Should Detroit Police Have Had Cameras Rolling When Girl was Shot?

The death of a 7-year-old girl who was shot during a police raid in Detroit while cameras were rolling could raise questions about whether police behavior changes when they know someone's watching.

A spokesman for the A&E program "The First 48" tells ABC News they had a camera crew along with the Detroit police when Aiyanna Jones was shot and killed during the execution of a search warrant to find a man wanted in connection with a murder. The camera crew was not inside the house when the girl was hit. The raid happened early Sunday morning.

Although there's no direct evidence to suggest the camera crew's presence changed officers' behavior, Robert Thompson, a professor at Syracuse University who follows television and popular culture, says cameras following cops is a touchy situation.

"I'm all for press freedom," said Thompson in an interview, "But I have always thought anything you do to distract people who enter a dangerous situation armed with weaponry is not a good idea."

"When I watch 'Cops' -- and I like the program -- I have always thought that's got to be, on one level, distracting."

Thompson says there's no question people change their behavior when cameras are around.

"Heisenberg's uncertainty principal tells us that even molecules under observation behave differently," he said. "When a camera is present some may be extra careful. On the other hand, there may be people who consciously or unconsciously are going to want to perform more heroically or with more machismo."

The issue of photographers influencing soliders' actions goes back as far as World War I, Thompson says, but free speech has usually prevailed over objections to documentarians traveling with soliders.

For the family of the 7-year-old girl, the A&E cameras could be very important. Attorney Geoffrey Feiger, who has filed two lawsuits on the family's behalf, says video evidence will show police are covering up what happened during the raid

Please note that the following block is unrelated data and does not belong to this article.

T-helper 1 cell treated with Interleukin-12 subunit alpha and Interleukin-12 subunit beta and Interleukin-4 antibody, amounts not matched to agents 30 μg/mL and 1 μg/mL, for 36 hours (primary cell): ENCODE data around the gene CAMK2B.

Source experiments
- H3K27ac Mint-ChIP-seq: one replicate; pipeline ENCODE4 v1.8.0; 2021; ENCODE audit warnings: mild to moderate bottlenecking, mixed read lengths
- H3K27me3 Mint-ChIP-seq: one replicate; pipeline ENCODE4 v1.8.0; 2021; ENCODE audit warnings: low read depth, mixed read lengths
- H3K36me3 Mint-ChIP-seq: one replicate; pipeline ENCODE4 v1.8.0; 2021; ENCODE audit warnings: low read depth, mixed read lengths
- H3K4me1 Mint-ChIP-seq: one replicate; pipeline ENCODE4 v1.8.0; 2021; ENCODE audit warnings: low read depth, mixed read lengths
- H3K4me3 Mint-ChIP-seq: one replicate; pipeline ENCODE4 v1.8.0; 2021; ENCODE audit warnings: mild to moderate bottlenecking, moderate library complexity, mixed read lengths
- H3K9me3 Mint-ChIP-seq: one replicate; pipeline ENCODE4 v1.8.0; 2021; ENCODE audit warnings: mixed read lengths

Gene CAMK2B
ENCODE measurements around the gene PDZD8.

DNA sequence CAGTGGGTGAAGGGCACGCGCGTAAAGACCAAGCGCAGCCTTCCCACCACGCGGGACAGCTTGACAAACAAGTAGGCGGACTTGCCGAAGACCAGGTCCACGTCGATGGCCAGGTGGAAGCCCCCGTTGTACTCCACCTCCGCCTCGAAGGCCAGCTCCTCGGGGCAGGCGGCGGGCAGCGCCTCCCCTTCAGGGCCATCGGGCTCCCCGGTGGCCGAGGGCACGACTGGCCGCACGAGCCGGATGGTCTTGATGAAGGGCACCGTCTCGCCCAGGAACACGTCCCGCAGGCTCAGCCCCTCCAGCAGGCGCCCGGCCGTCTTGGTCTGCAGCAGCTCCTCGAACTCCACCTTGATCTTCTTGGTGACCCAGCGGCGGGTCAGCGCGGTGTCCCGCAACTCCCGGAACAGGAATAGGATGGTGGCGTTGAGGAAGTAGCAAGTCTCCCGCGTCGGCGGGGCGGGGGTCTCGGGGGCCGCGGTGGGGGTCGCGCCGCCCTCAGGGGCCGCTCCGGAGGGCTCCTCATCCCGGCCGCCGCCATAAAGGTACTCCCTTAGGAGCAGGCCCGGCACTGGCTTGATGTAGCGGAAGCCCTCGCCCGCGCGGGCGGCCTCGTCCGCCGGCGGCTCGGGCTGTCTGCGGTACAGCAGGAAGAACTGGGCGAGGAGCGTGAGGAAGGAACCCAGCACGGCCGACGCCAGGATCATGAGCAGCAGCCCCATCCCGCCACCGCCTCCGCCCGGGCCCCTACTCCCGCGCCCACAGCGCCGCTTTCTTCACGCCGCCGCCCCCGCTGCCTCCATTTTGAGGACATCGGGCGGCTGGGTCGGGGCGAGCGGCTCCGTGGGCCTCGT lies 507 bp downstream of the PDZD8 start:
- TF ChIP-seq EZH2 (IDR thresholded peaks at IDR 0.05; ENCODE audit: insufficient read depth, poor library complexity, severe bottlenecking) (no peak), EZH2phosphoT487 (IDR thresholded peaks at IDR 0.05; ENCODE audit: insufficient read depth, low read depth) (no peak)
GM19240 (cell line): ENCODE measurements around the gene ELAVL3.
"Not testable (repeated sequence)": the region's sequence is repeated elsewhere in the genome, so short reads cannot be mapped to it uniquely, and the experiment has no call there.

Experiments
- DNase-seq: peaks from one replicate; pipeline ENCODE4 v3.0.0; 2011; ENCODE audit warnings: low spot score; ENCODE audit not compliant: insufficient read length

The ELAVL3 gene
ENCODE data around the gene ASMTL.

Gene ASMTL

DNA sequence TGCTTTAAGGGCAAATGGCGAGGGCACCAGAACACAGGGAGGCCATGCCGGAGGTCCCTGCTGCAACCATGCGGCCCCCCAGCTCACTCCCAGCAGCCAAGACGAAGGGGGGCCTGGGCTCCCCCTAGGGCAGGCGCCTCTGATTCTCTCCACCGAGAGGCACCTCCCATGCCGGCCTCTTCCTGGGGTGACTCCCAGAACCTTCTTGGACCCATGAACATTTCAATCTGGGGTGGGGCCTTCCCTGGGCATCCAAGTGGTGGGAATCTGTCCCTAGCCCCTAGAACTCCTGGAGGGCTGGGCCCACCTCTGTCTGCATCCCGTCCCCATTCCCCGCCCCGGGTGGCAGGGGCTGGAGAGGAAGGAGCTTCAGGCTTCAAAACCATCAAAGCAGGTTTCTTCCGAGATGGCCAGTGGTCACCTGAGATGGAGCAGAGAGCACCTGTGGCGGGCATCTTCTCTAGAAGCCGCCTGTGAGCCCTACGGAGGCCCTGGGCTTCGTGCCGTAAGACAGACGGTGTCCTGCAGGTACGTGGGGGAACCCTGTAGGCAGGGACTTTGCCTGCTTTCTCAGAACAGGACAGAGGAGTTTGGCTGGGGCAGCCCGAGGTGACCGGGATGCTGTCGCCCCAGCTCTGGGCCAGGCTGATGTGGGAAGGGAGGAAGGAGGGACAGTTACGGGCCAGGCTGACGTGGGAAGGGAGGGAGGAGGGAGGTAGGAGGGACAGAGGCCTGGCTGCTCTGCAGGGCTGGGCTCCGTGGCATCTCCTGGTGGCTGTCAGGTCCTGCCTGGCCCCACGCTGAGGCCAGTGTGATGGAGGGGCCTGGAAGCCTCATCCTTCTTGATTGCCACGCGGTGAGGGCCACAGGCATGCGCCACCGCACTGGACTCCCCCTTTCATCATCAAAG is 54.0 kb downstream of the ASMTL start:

Fieger said Tuesday that the suggestion the shot fired that killed Aiyanna was an accident is "absurd," because a videotape shows the shot came from a porch outside the home.

"This type of activity by a police force is unacceptable in America," said Fieger. "What's equally unacceptable is the cover-up that has occurred."

Police say an officer's gun accidentally discharged during an altercation with Aiyanna's grandmother, Mertilla Jones.

Fieger says the video shows the girl was burned by a grenade police threw into the house. Fieger told reporters at a press conference Tuesday that someone taping the police raid brought the video to his office.

The Detroit police did not respond to ABC News' inquiry about the possibility that officers changed their behavior because the cameras were following them.

Detroit's Police Chief Warren Evans, who has been trying to reform the overworked department for almost a year, issued a statement this afternoon:

"I want to say to the entire Jones family, Aiyana's loved ones and friends, how terribly sorry I am for your loss. I have children and grandchildren and cannot comprehend losing one of them, especially under such painful circumstances," he said. "I will never be able to put myself in your shoes."

Evans said the Detroit police has a "painful self-examination" to undergo.

"Whatever our findings, they won't be pretty. There is no way they can be under these circumstances. They won't be pretty, but they will be honest."

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